Study: Sugary Beverages Have Tenuous Relationship Between Reality And Nutrition Info

Adding fuel to the HFCS vs. sugar fire, a new study claims that not only does the actual amount of sugar in a sweetened beverage vary wildly from what the nutritional information says, but that drinks sweetened with High-Fructose Corn Syrup contain significantly more fructose than had been expected.

The study, published by the Childhood Obesity Center, tested 23 different sweetened beverages — from fountain sodas at McDonald’s and Burger King to canned tea and bottled apple juice — and found that the actual total sugar content of these drinks ranged anywhere from 85% to 128% of what the nutritional info states.

Fountain sodas were uniformly sweeter than the other drinks, with a Coke from McDonald’s containing 128% of the sugar it was supposed to. The least sugary fountain drink in the study was a Coke from Burger King, which contained around 117% the amount of sugar on the nutritional info.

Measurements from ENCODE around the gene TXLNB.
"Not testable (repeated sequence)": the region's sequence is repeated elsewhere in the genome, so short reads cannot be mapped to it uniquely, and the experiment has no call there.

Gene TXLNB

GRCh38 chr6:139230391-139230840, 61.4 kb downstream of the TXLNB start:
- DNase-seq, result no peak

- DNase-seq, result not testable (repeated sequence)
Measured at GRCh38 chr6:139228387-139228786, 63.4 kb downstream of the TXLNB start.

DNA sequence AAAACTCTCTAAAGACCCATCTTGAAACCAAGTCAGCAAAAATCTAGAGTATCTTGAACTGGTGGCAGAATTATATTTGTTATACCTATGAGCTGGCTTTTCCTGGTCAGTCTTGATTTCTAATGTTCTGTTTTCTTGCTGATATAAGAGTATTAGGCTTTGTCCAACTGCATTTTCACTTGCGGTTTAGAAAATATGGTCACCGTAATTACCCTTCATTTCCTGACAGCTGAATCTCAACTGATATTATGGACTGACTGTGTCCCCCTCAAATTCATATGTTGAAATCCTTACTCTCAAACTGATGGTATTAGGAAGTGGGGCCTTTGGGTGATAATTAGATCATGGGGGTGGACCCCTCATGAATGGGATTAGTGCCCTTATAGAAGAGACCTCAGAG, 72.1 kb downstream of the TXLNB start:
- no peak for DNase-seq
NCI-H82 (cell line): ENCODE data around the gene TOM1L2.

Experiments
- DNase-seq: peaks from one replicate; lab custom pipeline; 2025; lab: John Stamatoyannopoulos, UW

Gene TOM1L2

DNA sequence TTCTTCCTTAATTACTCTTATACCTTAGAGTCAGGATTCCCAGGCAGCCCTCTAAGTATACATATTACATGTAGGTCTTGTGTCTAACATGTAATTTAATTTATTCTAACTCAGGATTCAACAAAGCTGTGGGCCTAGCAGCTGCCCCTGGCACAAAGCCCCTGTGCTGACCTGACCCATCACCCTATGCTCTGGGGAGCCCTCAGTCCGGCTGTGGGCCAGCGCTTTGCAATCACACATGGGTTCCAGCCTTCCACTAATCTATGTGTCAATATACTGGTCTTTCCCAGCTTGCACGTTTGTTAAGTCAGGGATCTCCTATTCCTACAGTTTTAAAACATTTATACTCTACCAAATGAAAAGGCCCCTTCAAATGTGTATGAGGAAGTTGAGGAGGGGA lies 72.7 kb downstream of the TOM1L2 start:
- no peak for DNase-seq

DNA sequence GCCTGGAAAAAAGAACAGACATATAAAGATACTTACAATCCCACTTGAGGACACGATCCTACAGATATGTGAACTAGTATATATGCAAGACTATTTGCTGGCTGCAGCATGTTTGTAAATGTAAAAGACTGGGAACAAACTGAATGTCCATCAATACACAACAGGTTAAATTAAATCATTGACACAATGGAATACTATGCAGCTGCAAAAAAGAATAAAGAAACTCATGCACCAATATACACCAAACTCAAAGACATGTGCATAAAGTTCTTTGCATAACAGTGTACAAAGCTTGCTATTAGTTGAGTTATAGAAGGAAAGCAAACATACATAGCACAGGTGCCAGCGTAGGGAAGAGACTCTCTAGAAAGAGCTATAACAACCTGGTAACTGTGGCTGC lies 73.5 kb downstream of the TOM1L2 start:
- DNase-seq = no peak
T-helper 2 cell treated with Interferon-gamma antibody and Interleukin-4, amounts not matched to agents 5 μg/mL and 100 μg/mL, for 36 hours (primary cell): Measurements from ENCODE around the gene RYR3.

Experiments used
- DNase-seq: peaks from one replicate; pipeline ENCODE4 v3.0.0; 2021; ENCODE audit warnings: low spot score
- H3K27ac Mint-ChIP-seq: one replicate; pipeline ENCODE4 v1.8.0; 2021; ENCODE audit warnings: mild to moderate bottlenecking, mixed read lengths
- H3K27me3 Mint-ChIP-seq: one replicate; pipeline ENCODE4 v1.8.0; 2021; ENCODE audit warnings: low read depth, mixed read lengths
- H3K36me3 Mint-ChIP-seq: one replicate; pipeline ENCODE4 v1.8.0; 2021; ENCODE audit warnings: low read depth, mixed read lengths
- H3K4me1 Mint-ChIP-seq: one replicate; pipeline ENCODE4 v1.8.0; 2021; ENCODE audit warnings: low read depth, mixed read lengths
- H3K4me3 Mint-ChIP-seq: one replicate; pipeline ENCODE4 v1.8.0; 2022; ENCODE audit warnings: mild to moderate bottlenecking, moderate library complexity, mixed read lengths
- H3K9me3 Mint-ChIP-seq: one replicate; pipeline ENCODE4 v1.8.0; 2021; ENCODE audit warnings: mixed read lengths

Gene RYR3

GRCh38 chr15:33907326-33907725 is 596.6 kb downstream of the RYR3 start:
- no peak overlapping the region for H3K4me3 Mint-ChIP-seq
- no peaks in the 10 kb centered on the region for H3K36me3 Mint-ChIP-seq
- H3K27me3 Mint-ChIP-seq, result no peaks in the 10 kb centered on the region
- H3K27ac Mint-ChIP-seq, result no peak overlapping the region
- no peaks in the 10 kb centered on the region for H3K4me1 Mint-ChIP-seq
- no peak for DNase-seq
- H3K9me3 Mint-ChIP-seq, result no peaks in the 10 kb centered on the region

On the low end of that test was the Kroger Apple Juice Cocktail, which only had 85% the amount of sugar on the label. Surprisingly, both Dr. Pepper (approx. 87%) and Mountain Dew (approx. 92%) made up the rest of the bottom three.

The other test done in the study was to determine just how much fructose is contained in these drinks. The standard combination in HFCS is somewhere between 42%-55% fructose, but this study found a mean of 59% fructose among the drinks researched.

Both Pepsi and Coke contained the highest amount of fructose, around 65%. Meanwhile that super-sweet fountain Coke from McDonald’s was just below the mean.

Says the study’s author:

The elevated fructose levels in the sodas most Americans drink are of particular concern because of the negative effects fructose has on the body… Unlike glucose (the smaller component of HFCS), over consumption of fructose is directly responsible for a broad spectrum of negative health effects.

Of particular interest are the results of the tests on Mexican Coke, which showed virtually no sucrose, but equal parts glucose and fructose. Researchers believe this suggests that HFCS, which is not mentioned on the bottle’s label, was used to sweeten the Coke.

Check out the PDF of the study here.

Soda’s Sweetened with HFCS Deliver Unexpected Jolt of Unhealthy Fructose [Press Release PDF]

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